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Old 05-15-2019, 06:55 AM   #41
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Nope , not equal at all, but far superior in ride, looks, comfort and ease of operation. In my thoroughly tested opinion.
Iowa Dave
My problem is with the words 'equal' or 'equivalent'. John's comment that [the] "Tacoma is a RWD truck with leaf springs, full frame, and a live axle." And, [the] "Highlander is a FWD crossover based on a Camry platform" about sums it up. That being the case any comparison between the two vehicles with respect to ride, looks, comfort, and ease of operation becomes problematic if not outright subjective.
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Old 05-15-2019, 08:17 AM   #42
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Would like to keep my 2016 Highlander and would like to get the 21' trailer and see how the Highlander does with the new trailer before just getting a truck with higher tow rating and then having only a truck to drive the rest the year. I like the highlander and it has towed my 17b with no problems. It is a little light in the rear... as are most Toyotas,
Drove a Tundra and I am a Toyota person so I liked it for towing but then the gas mileage is not good v8 for my only vehicle. Still need to test drive the F150. Tested the Expedition and really liked it but way too much money.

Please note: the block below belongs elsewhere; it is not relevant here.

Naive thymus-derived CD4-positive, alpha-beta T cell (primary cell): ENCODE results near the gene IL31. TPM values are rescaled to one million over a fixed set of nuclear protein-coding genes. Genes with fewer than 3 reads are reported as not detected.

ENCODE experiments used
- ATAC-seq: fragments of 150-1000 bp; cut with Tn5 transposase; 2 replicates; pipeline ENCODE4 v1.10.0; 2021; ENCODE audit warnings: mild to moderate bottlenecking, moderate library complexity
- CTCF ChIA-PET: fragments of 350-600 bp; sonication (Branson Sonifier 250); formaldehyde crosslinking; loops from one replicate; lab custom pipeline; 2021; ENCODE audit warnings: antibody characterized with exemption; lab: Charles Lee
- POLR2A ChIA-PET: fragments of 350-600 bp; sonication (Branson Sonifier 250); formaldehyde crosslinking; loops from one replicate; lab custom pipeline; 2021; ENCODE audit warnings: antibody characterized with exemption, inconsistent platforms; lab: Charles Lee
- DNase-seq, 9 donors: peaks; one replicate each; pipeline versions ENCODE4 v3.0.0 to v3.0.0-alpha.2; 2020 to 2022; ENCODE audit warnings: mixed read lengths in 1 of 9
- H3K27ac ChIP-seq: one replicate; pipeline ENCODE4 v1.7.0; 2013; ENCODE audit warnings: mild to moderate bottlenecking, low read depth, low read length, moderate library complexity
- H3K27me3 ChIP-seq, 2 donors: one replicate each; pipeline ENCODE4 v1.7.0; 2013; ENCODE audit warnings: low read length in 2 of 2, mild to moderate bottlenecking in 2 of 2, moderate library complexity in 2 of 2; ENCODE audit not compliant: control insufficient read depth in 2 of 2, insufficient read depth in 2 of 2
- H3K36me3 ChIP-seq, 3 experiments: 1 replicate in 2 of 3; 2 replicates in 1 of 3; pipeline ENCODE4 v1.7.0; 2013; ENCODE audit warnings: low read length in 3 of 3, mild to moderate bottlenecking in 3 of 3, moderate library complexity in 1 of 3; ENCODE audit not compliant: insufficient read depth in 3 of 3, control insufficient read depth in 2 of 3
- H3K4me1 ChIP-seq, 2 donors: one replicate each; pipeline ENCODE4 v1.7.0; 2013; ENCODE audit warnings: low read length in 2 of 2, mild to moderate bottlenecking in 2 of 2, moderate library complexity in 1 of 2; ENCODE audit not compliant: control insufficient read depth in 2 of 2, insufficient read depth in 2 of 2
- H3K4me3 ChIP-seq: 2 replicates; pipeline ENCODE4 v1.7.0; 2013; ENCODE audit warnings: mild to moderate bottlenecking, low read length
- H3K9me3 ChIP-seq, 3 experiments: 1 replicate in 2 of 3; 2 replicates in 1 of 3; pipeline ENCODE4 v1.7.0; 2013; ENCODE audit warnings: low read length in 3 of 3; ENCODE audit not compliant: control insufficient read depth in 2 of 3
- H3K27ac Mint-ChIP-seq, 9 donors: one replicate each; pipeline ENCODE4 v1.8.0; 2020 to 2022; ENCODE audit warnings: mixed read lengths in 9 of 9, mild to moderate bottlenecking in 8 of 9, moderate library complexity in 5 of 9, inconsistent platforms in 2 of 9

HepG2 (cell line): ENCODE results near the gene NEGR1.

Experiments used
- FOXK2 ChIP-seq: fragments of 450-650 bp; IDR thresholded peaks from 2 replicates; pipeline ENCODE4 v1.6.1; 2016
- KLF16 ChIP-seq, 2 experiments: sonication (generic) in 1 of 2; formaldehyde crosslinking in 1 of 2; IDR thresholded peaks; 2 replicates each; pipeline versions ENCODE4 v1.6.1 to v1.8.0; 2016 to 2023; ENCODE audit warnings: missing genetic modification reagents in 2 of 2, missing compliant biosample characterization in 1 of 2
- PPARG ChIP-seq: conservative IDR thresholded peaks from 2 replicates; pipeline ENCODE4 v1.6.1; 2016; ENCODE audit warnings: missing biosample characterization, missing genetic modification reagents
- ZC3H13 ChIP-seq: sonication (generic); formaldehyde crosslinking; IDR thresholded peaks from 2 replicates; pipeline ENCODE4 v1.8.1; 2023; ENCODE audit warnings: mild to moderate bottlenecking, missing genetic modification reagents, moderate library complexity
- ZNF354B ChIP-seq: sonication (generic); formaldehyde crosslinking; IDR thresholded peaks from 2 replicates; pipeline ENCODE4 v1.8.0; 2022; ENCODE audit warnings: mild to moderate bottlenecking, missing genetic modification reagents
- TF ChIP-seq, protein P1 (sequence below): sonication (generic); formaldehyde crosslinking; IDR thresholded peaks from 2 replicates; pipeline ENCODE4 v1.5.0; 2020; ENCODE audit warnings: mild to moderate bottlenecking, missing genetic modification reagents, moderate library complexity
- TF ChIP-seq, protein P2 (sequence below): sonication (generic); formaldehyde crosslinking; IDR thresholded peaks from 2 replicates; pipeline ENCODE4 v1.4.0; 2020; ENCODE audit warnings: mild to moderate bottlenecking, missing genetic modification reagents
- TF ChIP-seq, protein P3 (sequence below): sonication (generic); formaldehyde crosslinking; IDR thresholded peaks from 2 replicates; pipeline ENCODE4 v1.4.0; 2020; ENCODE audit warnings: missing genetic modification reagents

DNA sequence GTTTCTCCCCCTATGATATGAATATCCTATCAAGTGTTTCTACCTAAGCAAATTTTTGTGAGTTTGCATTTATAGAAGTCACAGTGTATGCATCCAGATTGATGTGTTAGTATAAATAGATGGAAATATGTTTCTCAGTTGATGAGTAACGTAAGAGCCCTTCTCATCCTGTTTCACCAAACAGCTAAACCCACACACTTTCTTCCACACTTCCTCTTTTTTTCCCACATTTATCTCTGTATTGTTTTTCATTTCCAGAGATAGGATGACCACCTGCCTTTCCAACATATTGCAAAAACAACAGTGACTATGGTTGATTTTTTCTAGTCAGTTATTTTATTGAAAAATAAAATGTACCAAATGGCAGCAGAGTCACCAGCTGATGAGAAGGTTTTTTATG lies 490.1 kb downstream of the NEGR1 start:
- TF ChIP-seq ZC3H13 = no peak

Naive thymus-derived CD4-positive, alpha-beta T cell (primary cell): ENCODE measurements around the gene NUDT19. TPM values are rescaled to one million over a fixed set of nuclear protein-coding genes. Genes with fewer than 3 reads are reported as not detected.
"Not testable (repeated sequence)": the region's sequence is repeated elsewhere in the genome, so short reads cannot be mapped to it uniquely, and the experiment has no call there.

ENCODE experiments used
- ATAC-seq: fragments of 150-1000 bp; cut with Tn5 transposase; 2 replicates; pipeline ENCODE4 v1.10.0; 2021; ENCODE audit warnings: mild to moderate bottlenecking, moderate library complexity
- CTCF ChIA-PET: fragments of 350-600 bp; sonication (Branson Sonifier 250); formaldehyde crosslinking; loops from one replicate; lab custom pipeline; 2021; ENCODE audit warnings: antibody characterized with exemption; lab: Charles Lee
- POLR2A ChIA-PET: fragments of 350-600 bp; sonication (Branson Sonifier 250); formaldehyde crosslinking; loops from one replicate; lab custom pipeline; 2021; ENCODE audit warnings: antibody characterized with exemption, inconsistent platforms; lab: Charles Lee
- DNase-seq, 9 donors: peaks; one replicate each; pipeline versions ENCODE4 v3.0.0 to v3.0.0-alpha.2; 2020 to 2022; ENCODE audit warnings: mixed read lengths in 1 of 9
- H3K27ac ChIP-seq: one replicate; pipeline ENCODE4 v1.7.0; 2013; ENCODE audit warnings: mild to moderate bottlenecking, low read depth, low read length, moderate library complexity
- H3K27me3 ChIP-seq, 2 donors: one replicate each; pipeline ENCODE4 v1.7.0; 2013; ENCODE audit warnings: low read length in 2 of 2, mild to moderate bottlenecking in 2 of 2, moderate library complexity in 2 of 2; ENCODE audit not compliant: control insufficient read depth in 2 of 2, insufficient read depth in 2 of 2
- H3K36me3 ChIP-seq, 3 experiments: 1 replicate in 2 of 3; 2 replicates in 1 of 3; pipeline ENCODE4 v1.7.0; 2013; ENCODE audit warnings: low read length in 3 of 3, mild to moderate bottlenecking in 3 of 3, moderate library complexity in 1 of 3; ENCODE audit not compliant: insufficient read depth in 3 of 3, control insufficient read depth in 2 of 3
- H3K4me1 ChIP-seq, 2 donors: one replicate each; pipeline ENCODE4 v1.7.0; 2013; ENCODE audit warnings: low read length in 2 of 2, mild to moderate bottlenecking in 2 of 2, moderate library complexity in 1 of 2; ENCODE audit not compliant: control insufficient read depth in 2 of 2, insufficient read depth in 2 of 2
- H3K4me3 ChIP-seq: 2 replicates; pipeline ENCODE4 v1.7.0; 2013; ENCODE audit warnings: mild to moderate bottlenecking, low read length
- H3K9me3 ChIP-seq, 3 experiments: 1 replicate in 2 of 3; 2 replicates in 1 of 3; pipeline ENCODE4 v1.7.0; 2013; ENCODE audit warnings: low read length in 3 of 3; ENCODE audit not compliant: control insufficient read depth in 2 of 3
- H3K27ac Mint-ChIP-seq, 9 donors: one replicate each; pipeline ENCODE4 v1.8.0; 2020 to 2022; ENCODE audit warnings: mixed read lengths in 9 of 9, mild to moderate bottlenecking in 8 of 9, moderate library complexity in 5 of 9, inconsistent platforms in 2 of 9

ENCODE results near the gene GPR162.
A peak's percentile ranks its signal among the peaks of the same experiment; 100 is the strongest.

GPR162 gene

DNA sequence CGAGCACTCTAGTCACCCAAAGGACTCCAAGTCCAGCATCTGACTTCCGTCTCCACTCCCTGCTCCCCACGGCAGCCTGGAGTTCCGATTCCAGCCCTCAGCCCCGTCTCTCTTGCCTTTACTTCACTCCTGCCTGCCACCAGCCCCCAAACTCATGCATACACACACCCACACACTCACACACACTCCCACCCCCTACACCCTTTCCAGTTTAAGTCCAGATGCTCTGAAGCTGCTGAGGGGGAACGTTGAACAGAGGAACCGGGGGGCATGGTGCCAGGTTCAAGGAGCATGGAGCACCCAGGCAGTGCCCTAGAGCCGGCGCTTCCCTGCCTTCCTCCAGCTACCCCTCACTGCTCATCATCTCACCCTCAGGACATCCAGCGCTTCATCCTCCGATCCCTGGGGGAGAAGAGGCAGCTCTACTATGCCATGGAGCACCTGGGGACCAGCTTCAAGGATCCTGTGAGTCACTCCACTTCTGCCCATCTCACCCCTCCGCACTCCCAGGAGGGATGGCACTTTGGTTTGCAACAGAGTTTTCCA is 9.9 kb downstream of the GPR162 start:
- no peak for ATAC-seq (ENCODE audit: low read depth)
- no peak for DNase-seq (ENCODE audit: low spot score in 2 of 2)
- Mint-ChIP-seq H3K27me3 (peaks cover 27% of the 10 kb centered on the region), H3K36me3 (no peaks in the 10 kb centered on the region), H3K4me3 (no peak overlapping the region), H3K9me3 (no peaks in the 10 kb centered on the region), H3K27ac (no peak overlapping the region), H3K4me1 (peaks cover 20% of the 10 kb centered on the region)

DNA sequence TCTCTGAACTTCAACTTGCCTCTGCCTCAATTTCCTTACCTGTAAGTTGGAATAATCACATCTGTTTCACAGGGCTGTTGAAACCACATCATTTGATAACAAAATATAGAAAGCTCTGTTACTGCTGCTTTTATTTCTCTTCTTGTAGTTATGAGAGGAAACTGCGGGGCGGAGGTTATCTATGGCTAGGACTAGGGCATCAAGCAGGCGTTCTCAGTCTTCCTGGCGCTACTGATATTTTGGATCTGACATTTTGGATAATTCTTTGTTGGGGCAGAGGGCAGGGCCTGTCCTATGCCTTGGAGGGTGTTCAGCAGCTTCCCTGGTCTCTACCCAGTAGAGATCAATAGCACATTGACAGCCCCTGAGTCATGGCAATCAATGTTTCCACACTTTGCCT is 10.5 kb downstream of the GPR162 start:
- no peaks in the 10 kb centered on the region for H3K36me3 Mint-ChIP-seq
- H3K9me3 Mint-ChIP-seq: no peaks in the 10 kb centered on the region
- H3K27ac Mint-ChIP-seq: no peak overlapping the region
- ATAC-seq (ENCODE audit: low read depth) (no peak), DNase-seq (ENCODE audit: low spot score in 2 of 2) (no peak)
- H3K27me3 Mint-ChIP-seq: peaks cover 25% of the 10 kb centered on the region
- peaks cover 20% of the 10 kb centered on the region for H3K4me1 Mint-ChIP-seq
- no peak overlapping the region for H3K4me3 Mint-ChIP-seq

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Old 05-15-2019, 01:00 PM   #43
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Originally Posted by John in Santa Cruz View Post
.......... He got to hear how loud the horn on my F250 is from point blank. ......

It's times like that I have the recurring thought: got to get a bigger horn, like maybe a Nathan K3LA ():
http://realtrainhorns.net/shop/index...product_id=114
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Old 05-15-2019, 02:21 PM   #44
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Originally Posted by Telescopist View Post
The 4 Runner has a body-on-frame build just like the Tacoma. The argument goes something like this: body-on-frame vehicles are better at off-roading and hauling. The body on the frame makes them more resistant to twisting forces.
Although that may be the case with the two Toyotas, generally unibodies are stiffer than the in-class body on frame vehicles. And a unibody can be configured to tow and haul competitively with the body on frame crowd in the same class. Case in point, my second generation Ridgeline's payload is over 1550 pounds, the hitch weight limit is 600 pounds and the towing limit is 5000 pounds.
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Old 05-15-2019, 02:33 PM   #45
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Sheesh- just used a closed truck scale on hwy 126 east of Eugene:

Yukon unhitched: 6650
Tongue: 550
Trailer: 4300

Full propane/full water/1Up + 2 bikes
empty black/grey tanks. Storage under dinette full of stuff, including wine, canned goods spare parts. This is the heaviest we've ever travelled and can feel it.
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Old 05-15-2019, 03:09 PM   #46